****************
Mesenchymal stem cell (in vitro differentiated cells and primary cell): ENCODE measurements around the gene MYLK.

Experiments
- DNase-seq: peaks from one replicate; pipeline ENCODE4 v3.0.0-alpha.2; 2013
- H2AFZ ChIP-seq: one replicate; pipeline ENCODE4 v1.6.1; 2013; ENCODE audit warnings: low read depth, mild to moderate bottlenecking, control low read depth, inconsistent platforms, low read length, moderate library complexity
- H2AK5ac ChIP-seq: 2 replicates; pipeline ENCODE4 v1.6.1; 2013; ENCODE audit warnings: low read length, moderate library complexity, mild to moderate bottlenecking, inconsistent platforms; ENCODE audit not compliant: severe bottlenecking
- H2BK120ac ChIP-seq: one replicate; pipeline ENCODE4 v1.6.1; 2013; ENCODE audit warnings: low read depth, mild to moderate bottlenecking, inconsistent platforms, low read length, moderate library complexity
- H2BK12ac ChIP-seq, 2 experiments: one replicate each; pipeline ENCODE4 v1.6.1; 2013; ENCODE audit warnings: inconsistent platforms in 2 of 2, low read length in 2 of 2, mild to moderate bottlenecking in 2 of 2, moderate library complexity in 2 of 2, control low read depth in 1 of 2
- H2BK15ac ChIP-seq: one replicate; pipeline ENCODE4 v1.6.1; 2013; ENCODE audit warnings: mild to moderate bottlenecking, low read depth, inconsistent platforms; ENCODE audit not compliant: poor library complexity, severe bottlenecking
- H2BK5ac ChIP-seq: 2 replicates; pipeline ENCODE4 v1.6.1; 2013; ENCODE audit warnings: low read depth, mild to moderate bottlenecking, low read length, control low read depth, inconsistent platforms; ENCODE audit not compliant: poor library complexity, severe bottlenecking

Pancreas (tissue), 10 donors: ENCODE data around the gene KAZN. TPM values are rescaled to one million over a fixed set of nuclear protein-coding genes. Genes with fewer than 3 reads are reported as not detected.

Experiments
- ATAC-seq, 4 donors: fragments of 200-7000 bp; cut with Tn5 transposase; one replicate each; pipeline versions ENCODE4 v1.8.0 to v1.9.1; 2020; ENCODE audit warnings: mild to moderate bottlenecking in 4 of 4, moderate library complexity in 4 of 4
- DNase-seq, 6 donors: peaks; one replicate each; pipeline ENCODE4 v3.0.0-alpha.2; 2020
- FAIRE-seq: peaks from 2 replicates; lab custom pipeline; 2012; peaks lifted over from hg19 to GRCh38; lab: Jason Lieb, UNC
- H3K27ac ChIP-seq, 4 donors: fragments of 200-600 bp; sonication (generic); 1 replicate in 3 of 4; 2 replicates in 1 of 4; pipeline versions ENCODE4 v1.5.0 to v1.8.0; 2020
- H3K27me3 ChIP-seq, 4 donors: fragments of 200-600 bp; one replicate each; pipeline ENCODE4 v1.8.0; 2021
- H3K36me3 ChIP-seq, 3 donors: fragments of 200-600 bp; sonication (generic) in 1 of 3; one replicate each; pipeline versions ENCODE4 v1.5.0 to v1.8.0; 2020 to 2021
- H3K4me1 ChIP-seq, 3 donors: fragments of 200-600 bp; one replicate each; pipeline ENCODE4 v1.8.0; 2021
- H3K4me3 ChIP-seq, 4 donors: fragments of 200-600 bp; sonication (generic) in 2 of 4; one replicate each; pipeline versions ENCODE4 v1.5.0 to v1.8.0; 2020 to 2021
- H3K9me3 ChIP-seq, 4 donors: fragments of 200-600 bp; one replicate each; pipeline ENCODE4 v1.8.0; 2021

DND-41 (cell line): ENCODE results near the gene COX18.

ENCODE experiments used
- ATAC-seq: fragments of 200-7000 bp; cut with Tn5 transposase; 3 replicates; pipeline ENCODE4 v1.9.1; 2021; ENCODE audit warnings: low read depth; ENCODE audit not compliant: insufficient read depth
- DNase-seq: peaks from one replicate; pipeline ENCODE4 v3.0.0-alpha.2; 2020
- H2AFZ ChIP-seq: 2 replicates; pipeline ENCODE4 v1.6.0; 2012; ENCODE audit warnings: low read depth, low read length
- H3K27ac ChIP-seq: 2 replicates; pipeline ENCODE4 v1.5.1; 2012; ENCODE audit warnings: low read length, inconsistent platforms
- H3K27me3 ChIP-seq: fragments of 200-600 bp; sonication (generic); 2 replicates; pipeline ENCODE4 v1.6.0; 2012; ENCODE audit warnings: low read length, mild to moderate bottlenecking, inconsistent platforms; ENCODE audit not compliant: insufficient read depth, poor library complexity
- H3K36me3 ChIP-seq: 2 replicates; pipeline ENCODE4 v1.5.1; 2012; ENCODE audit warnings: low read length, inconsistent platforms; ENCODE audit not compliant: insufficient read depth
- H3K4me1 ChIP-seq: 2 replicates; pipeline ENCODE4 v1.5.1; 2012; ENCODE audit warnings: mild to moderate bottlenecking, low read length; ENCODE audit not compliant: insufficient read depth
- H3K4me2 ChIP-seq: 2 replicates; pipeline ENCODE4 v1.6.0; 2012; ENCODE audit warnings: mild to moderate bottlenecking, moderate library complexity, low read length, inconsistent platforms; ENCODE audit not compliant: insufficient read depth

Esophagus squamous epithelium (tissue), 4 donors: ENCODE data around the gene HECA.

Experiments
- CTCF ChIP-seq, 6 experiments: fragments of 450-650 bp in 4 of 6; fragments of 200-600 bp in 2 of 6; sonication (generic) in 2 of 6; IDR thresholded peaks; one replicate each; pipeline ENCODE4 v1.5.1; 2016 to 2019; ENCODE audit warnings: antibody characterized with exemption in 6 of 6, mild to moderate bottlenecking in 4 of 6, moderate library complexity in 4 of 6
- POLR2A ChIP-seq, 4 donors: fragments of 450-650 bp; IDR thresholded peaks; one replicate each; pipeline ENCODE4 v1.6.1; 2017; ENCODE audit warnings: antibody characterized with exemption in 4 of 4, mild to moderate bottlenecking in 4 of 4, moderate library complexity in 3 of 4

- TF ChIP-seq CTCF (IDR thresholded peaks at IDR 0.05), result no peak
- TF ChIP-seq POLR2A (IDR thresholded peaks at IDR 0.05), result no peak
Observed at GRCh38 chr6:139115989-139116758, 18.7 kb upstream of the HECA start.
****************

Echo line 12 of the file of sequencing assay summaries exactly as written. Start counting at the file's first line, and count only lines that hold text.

- ATAC-seq, 4 donors: fragments of 200-7000 bp; cut with Tn5 transposase; one replicate each; pipeline versions ENCODE4 v1.8.0 to v1.9.1; 2020; ENCODE audit warnings: mild to moderate bottlenecking in 4 of 4, moderate library complexity in 4 of 4